|XATTR(7)||Linux Programmer's Manual||XATTR(7)|
Extended attributes are extensions to the normal attributes which are associated with all inodes in the system (i.e., the stat(2) data). They are often used to provide additional functionality to a filesystem—for example, additional security features such as Access Control Lists (ACLs) may be implemented using extended attributes.
Users with search access to a file or directory may use listxattr(2) to retrieve a list of attribute names defined for that file or directory.
Extended attributes are accessed as atomic objects. Reading (getxattr(2)) retrieves the whole value of an attribute and stores it in a buffer. Writing (setxattr(2)) replaces any previous value with the new value.
Space consumed for extended attributes may be counted towards the disk quotas of the file owner and file group.
The namespace mechanism is used to define different classes of extended attributes. These different classes exist for several reasons; for example, the permissions and capabilities required for manipulating extended attributes of one namespace may differ to another.
Currently, the security, system, trusted, and user extended attribute classes are defined as described below. Additional classes may be added in the future.
The file permission bits of regular files and directories are interpreted differently from the file permission bits of special files and symbolic links. For regular files and directories the file permission bits define access to the file's contents, while for device special files they define access to the device described by the special file. The file permissions of symbolic links are not used in access checks. These differences would allow users to consume filesystem resources in a way not controllable by disk quotas for group or world writable special files and directories.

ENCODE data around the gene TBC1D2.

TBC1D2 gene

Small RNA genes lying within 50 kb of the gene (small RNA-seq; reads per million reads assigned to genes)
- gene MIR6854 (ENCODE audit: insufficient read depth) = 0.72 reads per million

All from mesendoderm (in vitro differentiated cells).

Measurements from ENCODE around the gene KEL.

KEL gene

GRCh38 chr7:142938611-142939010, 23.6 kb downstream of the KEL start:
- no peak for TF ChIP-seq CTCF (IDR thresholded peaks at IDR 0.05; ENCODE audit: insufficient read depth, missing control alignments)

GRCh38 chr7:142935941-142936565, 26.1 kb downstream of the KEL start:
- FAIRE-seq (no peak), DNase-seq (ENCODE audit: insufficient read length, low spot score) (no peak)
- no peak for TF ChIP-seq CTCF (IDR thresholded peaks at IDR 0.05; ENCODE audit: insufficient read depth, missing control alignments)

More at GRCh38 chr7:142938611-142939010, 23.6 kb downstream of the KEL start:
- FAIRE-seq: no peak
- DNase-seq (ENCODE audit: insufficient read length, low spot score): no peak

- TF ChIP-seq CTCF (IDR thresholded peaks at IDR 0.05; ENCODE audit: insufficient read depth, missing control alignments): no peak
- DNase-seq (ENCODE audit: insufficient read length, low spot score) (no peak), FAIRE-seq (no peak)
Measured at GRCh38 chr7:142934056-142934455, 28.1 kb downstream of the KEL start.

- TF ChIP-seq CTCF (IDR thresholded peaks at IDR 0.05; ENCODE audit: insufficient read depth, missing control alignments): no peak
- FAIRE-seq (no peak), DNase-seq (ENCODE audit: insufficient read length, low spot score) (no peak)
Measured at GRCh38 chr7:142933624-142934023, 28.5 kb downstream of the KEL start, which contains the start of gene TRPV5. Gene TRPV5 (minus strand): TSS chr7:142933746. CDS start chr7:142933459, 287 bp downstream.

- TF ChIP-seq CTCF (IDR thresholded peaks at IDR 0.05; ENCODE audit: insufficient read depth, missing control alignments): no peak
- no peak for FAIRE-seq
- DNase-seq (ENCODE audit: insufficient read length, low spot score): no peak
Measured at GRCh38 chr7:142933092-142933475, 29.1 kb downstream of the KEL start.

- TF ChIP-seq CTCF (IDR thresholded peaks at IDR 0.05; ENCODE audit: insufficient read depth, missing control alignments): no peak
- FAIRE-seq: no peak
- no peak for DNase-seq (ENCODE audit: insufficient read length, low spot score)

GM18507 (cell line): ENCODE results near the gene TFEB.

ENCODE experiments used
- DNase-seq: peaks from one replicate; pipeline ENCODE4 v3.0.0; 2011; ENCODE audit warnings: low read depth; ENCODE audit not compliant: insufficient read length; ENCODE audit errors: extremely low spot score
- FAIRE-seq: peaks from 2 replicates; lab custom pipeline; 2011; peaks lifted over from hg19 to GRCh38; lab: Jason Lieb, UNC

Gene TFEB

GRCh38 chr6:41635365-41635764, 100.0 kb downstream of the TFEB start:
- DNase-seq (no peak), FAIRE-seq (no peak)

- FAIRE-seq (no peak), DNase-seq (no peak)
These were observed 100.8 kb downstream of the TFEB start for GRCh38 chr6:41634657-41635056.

For this reason, extended user attributes are allowed only for regular files and directories, and access to extended user attributes is restricted to the owner and to users with appropriate capabilities for directories with the sticky bit set (see the chmod(1) manual page for an explanation of the sticky bit).
Some filesystems, such as Reiserfs (and, historically, ext2 and ext3), require the filesystem to be mounted with the user_xattr mount option in order for extended user attributes to be used.
In the current ext2, ext3, and ext4 filesystem implementations, the total bytes used by the names and values of all of a file's extended attributes must fit in a single filesystem block (1024, 2048 or 4096 bytes, depending on the block size specified when the filesystem was created).
In the Btrfs, XFS, and Reiserfs filesystem implementations, there is no practical limit on the number of extended attributes associated with a file, and the algorithms used to store extended attribute information on disk are scalable.
In the JFS, XFS, and Reiserfs filesystem implementations, the limit on bytes used in an EA value is the ceiling imposed by the VFS.
In the Btrfs filesystem implementation, the total bytes used for the name, value, and implementation overhead bytes is limited to the filesystem nodesize value (16 kB by default).
This page was formerly named attr(5).